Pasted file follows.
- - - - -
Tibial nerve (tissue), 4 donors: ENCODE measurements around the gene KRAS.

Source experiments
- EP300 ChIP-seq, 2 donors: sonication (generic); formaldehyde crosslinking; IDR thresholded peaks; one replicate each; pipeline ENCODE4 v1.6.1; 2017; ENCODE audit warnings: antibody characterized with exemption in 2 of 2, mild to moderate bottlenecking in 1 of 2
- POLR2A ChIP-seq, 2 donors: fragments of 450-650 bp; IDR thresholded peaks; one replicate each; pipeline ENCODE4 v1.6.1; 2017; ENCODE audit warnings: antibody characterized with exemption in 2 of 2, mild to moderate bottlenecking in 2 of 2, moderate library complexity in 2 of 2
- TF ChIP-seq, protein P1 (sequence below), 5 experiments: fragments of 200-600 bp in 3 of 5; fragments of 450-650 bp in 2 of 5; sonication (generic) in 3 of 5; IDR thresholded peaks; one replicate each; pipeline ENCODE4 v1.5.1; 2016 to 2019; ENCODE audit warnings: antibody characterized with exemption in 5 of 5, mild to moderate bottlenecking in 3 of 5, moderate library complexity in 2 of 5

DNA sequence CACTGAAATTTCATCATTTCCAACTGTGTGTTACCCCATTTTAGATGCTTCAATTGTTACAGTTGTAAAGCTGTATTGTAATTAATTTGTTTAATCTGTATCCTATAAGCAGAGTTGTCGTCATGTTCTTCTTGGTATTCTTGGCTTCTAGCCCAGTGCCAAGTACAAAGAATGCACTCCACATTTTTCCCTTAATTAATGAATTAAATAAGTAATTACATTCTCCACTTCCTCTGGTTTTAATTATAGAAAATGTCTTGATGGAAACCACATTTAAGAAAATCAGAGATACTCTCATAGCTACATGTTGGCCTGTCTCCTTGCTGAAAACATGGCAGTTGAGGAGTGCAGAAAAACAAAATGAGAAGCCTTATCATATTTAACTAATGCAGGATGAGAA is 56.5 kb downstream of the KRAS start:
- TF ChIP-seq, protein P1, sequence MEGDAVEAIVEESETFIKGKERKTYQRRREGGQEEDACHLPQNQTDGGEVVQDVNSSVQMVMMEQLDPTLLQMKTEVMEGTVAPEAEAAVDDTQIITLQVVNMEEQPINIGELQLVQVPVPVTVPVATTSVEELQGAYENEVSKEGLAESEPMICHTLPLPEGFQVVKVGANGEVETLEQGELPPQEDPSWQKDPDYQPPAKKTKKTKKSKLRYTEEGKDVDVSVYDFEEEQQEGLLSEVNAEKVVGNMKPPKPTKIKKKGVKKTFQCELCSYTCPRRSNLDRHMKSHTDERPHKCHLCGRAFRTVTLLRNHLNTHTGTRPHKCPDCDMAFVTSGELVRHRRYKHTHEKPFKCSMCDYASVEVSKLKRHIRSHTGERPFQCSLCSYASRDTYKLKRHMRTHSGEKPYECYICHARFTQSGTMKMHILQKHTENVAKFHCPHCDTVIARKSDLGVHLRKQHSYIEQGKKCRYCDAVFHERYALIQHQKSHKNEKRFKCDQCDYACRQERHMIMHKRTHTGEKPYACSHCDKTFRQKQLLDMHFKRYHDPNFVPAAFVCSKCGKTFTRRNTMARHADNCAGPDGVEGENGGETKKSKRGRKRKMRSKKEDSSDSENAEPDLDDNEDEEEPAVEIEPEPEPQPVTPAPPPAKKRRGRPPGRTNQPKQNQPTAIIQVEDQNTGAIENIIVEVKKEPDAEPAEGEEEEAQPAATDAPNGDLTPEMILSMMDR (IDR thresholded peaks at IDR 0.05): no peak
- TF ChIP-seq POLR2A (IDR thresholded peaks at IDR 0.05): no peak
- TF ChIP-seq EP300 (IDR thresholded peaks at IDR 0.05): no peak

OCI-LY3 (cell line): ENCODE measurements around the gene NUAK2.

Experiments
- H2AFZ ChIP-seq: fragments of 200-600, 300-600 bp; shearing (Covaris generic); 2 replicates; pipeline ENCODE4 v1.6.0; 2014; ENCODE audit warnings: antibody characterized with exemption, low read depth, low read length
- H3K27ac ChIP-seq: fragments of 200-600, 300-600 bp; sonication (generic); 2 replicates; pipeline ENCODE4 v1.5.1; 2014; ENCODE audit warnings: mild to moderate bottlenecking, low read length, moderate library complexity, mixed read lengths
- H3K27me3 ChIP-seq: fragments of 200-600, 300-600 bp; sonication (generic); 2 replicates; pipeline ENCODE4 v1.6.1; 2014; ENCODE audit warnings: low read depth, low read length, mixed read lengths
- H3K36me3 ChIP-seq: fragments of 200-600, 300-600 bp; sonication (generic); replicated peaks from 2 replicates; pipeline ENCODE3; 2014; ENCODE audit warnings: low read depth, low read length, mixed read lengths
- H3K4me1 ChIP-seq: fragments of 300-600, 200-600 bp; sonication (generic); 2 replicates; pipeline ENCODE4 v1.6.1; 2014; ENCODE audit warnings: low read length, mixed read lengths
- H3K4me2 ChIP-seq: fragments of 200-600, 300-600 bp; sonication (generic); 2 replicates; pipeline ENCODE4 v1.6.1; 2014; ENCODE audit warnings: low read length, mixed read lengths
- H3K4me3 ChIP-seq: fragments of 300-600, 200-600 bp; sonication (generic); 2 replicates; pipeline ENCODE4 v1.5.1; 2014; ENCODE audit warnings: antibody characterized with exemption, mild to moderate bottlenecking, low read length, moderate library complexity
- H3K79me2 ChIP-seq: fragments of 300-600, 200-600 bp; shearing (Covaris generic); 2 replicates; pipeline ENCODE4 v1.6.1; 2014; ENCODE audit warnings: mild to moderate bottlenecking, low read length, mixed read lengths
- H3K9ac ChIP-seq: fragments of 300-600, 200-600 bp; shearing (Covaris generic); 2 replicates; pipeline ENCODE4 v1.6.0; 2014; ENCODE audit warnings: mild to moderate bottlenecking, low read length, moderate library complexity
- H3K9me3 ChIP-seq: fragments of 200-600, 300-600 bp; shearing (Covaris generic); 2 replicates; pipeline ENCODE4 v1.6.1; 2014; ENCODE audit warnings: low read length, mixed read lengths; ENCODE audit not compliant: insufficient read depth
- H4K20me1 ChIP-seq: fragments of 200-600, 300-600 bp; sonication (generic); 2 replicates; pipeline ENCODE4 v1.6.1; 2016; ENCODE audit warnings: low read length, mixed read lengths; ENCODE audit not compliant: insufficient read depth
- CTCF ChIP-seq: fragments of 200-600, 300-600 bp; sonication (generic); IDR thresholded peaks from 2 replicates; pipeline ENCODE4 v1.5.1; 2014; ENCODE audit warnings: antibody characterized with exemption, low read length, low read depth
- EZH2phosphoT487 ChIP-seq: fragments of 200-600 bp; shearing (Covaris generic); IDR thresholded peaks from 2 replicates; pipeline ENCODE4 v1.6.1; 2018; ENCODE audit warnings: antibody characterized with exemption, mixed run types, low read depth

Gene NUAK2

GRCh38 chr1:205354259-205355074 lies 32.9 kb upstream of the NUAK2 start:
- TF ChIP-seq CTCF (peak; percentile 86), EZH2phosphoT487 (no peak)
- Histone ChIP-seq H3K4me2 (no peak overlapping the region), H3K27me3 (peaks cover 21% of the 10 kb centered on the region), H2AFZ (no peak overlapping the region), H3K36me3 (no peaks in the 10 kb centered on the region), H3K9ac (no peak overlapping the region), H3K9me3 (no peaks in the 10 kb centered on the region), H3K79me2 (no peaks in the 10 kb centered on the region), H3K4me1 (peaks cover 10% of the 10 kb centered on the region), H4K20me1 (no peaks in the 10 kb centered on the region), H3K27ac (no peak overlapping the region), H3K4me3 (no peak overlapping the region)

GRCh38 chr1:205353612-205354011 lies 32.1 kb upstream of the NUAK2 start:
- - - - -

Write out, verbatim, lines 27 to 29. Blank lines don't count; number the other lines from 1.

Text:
- TF ChIP-seq CTCF (peak; percentile 86), EZH2phosphoT487 (no peak)
- Histone ChIP-seq H3K4me2 (no peak overlapping the region), H3K27me3 (peaks cover 21% of the 10 kb centered on the region), H2AFZ (no peak overlapping the region), H3K36me3 (no peaks in the 10 kb centered on the region), H3K9ac (no peak overlapping the region), H3K9me3 (no peaks in the 10 kb centered on the region), H3K79me2 (no peaks in the 10 kb centered on the region), H3K4me1 (peaks cover 10% of the 10 kb centered on the region), H4K20me1 (no peaks in the 10 kb centered on the region), H3K27ac (no peak overlapping the region), H3K4me3 (no peak overlapping the region)

GRCh38 chr1:205353612-205354011 lies 32.1 kb upstream of the NUAK2 start: